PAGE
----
Discomfort in ingress/egress task as an example here has been evaluated to represent the enhanced feedback mechanism capabilities of the virtual human and is shown in Figure 2. Phases are indicated by the color scheme shown in Figure 1 where the complex ingress/egress scenario is separated into dynamic tasks with transitions. Discomfort is considered for the upper body and is presented for the time history of the trial. Some key frames are indicated to highlight how the performance measure captures complexities of the human motion.
Figure 1: Color scheme for key phases of the ingress/egress tasks.
Figure 2: Discomfort throughout the Door Open task.
Discomfort has been normalized to a meaningful scale and reflects the increased biomechanical discomfort experienced at extreme reaching motions (eg. grabbing the handrails) and in awkward postures (eg. reaching for the handrails).
The sophisticated feedback mechanisms of the virtual human, Santos, provide valuable insight into the performance measures associated with complicated tasks, and the work done here with discomfort could be expanded to include vision, fatigue, effort, etc.
There is significant interest at the 3DBORL in creating a hand model for Santos that is capable of performing various tasks such as grasping and moving objects. While the research to build a hand model at VSR is at a mature level, there is ongoing research to validate the analysis behind the model.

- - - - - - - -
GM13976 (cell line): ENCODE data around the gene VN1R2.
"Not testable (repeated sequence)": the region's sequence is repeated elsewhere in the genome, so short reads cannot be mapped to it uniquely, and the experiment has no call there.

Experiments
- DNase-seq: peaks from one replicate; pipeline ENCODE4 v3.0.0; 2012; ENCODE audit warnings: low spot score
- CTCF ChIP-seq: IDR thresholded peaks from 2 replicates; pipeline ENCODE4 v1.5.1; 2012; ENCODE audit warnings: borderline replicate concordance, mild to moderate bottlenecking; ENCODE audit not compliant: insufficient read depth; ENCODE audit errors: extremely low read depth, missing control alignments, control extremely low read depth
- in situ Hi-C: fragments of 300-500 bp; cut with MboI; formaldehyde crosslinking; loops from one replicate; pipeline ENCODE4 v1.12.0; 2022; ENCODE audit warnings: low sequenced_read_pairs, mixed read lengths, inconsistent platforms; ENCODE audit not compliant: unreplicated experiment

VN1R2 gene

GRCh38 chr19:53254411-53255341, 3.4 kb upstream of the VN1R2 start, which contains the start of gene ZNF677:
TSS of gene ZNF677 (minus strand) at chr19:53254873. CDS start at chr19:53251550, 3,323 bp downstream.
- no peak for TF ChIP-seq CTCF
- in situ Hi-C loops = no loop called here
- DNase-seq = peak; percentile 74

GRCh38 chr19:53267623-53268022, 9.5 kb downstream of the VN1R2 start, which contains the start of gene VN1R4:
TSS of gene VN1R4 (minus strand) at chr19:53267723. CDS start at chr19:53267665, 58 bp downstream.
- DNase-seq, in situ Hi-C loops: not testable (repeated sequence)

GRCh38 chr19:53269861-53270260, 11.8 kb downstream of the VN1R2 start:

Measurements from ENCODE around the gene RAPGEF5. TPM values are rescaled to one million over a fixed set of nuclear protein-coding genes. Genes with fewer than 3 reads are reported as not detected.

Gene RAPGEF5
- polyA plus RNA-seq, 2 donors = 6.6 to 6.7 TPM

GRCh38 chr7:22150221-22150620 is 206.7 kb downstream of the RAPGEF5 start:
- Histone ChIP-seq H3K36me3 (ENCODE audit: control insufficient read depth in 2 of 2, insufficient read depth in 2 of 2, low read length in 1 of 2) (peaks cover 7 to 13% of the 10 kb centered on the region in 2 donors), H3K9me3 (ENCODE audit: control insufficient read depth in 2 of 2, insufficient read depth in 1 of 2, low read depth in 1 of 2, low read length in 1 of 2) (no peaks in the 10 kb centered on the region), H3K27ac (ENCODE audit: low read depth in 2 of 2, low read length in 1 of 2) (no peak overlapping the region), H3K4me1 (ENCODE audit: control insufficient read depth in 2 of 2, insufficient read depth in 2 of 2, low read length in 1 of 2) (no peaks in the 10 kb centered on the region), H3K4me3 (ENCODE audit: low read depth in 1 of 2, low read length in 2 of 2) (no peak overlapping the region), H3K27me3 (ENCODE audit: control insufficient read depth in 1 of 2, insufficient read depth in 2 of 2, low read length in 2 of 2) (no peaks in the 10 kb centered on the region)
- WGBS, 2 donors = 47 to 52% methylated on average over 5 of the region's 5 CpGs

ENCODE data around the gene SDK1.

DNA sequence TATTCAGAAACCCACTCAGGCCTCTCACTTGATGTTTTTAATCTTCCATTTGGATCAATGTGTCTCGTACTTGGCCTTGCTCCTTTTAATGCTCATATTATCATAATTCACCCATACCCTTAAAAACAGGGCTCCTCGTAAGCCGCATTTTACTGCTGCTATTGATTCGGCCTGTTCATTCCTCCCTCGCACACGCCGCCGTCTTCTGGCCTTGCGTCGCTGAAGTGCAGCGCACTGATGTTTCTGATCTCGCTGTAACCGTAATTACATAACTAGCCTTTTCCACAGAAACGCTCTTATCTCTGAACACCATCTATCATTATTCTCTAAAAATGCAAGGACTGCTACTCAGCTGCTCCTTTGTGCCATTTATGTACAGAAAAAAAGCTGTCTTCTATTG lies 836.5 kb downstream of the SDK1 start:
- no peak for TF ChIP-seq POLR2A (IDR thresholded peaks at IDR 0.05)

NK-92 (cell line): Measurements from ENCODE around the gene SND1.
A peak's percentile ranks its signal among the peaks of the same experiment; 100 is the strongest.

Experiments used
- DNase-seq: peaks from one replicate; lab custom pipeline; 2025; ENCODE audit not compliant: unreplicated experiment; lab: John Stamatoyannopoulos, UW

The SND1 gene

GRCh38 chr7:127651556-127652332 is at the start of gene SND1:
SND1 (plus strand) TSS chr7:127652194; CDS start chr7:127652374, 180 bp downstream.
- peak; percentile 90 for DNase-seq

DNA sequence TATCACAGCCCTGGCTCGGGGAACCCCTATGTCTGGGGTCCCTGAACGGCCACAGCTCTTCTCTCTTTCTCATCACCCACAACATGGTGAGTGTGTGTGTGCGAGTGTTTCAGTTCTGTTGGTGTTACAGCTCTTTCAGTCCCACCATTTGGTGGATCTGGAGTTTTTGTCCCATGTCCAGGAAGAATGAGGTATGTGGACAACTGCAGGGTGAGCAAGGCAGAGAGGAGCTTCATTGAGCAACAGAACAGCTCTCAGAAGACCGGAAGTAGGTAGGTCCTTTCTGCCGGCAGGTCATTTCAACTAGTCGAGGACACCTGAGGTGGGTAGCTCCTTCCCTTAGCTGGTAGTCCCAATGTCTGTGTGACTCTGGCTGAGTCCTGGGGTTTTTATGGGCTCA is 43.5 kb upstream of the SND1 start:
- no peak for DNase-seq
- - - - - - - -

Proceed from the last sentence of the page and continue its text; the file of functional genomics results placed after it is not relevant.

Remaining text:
A validation framework has been established for hand validation where Santos’s simulated data is compared with human subject’s data. An apparatus was designed to experimentally collect data on reaching postures. A home position has been identified to match data between Santos and the motion capture subject allowing the relation of joint angles for a valid comparison.
Salam Rahmatalla, Ph.D., Assistant Professor, Civil and Environmental Engineering, Center for Computer-Aided Design (CCAD), The University of Iowa, Iowa City, IA 52242, USA. Tel: 319-335-5614, Fax: 319-384-0542
- S. Rahmatalla, H. Kim; M. Shanahan, C.C. Swan “Effect of Restrictive Clothing on Balance and Gait using Motion Capture and Dynamic Analysis,” Paper# 2005-01-2688, SAE 2005 Transactions Journal of Passenger Cars-Electronic and Electrical Systems, March 2006.
- S. Rahmatalla, T. Xia, M. Contratto, G. Kopp, D. Wilder, L. Frey-Law, James Ankrum “3D Motion Capture Protocol for Seated Operators in Whole Body Vibration,” International Journal of Industrial Ergonomics38, pp. 425-433, 2008.
- R. T. Marler, S. Rahmatalla, M. Shanahan, K. Malek “A New Discomfort Function for Optimization-Based Posture Prediction,” SAE Digital Human Modeling for Design and Engineering Conference, Iowa City, Iowa, June 14-16, 2005.